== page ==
Posted May 26, 2017
While the occasional release of gas from a pet can
be funny or even cute, excessive tooting may present more of a
problem than just being unpleasant to be around—releasing too much
stinky gas could be a sign of a health problem.
Certain diseases, such as exocrine pancreatic insufficiency and
inflammatory bowel disease, can cause excessive gas in pets.
Because the amount of gas that a dog or cat produces can be quite
variable, consult your veterinarian if you notice an increase in
the frequency or any signs that your pet may be bloated and
In addition to diseases, excessive gas can be caused by the food
in your pet’s diet as well as your pet’s eating habits. Dr. Yuri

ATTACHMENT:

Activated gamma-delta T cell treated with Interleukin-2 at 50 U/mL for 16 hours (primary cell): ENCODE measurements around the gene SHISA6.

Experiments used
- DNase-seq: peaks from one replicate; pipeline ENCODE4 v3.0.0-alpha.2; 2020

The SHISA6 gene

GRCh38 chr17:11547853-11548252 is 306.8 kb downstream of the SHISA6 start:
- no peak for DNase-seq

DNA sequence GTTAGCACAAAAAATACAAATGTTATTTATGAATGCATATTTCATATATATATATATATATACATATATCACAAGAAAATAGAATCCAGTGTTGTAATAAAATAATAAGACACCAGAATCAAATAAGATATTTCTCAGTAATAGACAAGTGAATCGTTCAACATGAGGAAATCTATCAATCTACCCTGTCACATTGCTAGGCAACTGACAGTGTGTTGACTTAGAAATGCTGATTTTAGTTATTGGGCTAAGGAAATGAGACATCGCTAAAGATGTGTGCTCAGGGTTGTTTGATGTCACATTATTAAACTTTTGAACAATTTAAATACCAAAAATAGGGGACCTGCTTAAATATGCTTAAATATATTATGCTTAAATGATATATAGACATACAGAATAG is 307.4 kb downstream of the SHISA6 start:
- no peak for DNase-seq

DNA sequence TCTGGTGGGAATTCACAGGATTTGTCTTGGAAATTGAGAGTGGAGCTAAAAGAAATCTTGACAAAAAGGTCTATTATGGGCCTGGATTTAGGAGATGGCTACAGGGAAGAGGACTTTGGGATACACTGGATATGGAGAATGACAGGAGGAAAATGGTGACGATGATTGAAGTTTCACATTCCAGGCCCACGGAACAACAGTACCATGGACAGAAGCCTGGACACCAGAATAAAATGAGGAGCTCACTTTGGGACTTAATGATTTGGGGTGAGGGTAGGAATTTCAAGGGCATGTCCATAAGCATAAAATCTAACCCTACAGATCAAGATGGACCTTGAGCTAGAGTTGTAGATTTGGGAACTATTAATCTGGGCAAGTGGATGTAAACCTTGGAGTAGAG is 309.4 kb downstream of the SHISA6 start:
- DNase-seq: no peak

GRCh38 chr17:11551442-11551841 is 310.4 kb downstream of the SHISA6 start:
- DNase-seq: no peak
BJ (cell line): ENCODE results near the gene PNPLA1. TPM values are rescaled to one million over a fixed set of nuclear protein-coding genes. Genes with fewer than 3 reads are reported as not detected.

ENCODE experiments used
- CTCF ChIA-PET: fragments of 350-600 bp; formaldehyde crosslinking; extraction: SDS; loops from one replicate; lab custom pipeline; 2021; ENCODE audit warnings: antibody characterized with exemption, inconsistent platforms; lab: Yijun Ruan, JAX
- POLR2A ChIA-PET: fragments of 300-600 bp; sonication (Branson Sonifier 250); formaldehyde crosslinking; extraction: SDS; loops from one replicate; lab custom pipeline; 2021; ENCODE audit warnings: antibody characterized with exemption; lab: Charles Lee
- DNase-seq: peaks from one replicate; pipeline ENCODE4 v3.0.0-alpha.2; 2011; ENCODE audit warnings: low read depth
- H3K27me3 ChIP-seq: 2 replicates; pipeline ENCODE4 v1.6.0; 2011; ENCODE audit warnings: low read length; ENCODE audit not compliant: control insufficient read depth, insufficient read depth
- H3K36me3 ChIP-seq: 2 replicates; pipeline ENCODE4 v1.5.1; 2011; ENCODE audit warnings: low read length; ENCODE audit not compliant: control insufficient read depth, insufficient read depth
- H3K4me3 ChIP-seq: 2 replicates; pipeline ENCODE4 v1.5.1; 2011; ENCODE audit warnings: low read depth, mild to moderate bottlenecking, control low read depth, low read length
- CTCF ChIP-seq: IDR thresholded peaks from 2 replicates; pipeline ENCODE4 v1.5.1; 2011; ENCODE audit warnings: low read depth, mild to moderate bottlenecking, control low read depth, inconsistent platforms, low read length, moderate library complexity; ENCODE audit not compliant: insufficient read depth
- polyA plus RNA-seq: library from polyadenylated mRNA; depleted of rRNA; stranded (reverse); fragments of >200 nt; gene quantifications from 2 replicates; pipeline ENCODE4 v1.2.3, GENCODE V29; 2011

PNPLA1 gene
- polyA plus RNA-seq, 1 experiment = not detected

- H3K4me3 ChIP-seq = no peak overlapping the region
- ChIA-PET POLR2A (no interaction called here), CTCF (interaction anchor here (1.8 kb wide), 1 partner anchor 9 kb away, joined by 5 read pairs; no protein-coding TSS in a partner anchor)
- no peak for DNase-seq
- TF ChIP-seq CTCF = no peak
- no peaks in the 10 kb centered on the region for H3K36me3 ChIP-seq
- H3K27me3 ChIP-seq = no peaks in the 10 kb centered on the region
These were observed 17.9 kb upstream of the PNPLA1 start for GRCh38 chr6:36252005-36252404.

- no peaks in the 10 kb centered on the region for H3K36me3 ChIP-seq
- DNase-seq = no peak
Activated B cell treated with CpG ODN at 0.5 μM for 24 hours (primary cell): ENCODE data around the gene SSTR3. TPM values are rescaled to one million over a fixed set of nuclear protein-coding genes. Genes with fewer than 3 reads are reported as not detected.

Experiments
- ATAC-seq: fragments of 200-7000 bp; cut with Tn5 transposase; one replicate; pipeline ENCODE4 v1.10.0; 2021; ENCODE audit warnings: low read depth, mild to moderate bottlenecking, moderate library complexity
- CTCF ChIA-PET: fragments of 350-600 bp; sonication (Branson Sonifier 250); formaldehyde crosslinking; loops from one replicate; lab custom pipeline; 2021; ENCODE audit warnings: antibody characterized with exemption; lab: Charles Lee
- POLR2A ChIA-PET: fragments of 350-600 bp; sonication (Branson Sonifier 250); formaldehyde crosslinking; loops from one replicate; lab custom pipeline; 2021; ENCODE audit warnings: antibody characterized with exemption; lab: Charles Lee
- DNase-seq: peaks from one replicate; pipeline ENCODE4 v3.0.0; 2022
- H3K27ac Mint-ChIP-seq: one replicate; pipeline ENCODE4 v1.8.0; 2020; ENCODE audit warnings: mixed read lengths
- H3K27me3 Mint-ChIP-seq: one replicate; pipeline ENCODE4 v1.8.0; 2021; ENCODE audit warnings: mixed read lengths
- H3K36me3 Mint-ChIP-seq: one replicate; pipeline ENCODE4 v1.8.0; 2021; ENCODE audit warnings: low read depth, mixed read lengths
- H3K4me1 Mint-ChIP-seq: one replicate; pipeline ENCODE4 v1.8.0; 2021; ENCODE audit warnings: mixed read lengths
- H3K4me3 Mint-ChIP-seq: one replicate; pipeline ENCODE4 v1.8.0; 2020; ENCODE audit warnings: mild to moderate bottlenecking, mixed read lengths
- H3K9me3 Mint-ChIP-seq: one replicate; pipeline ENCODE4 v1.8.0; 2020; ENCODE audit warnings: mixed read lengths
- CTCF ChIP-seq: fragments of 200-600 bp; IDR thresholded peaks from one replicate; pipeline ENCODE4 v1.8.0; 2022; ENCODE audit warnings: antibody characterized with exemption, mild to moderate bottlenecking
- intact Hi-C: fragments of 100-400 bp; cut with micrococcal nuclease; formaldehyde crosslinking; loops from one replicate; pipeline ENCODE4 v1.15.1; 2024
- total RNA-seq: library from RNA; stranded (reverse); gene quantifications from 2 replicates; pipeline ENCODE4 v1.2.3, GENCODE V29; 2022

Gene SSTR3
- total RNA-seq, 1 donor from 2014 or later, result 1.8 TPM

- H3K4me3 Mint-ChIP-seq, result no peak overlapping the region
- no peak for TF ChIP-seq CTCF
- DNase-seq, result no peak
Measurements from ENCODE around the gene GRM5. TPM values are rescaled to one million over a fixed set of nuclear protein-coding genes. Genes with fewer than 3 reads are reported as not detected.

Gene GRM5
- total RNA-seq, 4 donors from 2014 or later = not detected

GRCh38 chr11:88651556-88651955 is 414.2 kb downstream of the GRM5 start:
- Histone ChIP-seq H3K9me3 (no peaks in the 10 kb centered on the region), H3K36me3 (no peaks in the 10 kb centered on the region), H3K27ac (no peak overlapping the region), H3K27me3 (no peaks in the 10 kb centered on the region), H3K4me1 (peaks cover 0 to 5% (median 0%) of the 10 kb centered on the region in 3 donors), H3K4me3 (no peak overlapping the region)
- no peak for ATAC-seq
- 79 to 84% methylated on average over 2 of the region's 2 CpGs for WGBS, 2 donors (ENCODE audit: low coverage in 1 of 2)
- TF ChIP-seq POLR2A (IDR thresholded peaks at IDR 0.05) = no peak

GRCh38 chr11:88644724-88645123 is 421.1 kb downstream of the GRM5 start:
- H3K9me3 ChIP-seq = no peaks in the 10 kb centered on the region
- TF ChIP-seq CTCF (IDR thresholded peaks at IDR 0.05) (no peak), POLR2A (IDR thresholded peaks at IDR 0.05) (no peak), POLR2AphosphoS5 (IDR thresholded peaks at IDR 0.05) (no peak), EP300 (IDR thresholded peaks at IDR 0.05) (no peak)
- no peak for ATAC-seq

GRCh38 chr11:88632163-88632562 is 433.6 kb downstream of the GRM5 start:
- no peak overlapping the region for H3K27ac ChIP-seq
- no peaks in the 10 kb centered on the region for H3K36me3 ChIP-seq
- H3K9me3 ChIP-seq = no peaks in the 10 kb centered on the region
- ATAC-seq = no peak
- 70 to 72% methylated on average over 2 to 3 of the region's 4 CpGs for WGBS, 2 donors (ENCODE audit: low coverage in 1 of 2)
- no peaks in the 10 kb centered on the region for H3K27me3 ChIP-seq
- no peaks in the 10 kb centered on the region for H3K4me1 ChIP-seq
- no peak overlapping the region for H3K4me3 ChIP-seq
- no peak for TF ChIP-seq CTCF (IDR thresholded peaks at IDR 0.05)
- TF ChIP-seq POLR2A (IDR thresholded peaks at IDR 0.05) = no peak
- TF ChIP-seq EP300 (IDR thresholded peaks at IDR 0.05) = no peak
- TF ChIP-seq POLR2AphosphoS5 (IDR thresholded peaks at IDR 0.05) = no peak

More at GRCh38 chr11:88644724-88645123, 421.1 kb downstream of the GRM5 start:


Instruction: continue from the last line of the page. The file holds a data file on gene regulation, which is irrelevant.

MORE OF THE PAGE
Lawrence, DVM, MA, MS, Diplomate ACVIM, and Ph.D. student in the
Gastrointestinal Laboratory at the Texas A&M College of
Veterinary Medicine & Biomedical Sciences, explained some
“Swallowed air from eating or drinking water too fast often
makes the largest contribution to gas in the gastrointestinal
tract,” Lawrence said. “Diet also could play a role—consuming
soybeans, beans, peas, and other legumes also can lead to excessive
In these cases, changing your pet’s diet could help. Lawrence
said general ways to reduce gas include feeding a highly digestible
diet, removing consumables that include legumes and lactose, and
reducing swallowed air by feeding your pet small, frequent meals.
However, be sure to consult your veterinarian before making any
changes in your pet’s normal routine.
Your pet may be your best friend, but putting up with flatulence
can be annoying. If your pet is experiencing excessive this
problem, see your veterinarian for guidance and suggestions.
Pet Talk is a service of the College of Veterinary Medicine
& Biomedical Sciences, Texas A&M University. Stories can be
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